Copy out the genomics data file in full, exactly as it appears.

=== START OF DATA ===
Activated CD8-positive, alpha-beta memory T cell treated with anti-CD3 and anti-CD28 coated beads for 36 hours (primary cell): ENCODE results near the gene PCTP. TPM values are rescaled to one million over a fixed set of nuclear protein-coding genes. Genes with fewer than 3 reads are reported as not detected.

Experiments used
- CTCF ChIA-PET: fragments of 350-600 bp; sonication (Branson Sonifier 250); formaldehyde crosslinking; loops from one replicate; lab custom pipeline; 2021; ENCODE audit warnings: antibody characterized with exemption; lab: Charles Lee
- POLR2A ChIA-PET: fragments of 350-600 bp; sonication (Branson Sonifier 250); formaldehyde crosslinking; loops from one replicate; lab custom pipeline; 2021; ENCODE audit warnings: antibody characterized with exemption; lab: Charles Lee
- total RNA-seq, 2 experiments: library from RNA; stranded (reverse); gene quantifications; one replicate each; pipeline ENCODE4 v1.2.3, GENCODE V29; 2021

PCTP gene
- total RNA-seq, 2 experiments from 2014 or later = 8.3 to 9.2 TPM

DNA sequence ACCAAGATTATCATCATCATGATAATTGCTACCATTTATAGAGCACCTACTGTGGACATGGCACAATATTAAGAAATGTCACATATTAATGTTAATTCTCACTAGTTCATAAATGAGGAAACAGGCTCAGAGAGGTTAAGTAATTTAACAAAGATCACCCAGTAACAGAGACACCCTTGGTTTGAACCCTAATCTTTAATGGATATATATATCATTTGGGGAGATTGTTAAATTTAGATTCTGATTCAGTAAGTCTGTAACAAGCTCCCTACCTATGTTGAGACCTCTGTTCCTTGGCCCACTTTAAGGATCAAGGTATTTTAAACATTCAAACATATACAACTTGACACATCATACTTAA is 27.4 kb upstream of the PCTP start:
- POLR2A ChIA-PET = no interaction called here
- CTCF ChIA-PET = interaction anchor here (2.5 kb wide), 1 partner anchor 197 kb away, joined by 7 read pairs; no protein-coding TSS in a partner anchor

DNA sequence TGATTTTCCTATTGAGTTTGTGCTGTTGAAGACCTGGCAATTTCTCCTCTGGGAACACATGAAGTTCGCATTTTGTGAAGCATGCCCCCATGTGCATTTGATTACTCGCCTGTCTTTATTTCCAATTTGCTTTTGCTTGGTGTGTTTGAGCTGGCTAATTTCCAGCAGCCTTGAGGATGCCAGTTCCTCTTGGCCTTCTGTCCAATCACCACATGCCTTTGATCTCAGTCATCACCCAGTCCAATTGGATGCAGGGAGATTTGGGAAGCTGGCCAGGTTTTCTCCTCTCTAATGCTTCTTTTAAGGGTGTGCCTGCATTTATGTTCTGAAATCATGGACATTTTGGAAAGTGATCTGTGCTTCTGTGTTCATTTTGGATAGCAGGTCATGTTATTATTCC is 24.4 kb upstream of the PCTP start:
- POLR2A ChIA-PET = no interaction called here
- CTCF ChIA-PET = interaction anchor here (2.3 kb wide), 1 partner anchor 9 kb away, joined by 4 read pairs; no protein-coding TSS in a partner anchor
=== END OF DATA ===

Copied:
Activated CD8-positive, alpha-beta memory T cell treated with anti-CD3 and anti-CD28 coated beads for 36 hours (primary cell): ENCODE results near the gene PCTP. TPM values are rescaled to one million over a fixed set of nuclear protein-coding genes. Genes with fewer than 3 reads are reported as not detected.

Experiments used
- CTCF ChIA-PET: fragments of 350-600 bp; sonication (Branson Sonifier 250); formaldehyde crosslinking; loops from one replicate; lab custom pipeline; 2021; ENCODE audit warnings: antibody characterized with exemption; lab: Charles Lee
- POLR2A ChIA-PET: fragments of 350-600 bp; sonication (Branson Sonifier 250); formaldehyde crosslinking; loops from one replicate; lab custom pipeline; 2021; ENCODE audit warnings: antibody characterized with exemption; lab: Charles Lee
- total RNA-seq, 2 experiments: library from RNA; stranded (reverse); gene quantifications; one replicate each; pipeline ENCODE4 v1.2.3, GENCODE V29; 2021

PCTP gene
- total RNA-seq, 2 experiments from 2014 or later = 8.3 to 9.2 TPM

DNA sequence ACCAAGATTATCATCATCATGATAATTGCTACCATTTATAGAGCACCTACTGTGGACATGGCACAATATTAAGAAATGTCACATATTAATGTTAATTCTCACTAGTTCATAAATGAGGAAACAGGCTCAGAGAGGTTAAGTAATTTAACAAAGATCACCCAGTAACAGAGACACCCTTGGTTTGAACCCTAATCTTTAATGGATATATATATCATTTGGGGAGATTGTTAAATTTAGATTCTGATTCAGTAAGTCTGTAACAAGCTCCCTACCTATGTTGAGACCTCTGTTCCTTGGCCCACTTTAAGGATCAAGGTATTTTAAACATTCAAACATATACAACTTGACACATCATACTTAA is 27.4 kb upstream of the PCTP start:
- POLR2A ChIA-PET = no interaction called here
- CTCF ChIA-PET = interaction anchor here (2.5 kb wide), 1 partner anchor 197 kb away, joined by 7 read pairs; no protein-coding TSS in a partner anchor

DNA sequence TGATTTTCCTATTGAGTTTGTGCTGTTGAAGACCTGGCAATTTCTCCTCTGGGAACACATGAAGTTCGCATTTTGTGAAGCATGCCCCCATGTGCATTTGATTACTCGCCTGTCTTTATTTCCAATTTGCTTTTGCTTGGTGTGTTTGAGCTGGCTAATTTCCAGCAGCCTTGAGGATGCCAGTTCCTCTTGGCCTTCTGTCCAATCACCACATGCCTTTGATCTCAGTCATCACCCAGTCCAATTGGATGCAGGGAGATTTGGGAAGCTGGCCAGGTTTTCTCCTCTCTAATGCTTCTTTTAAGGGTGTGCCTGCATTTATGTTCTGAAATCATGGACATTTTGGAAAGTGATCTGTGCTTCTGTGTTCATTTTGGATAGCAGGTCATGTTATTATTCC is 24.4 kb upstream of the PCTP start:
- POLR2A ChIA-PET = no interaction called here
- CTCF ChIA-PET = interaction anchor here (2.3 kb wide), 1 partner anchor 9 kb away, joined by 4 read pairs; no protein-coding TSS in a partner anchor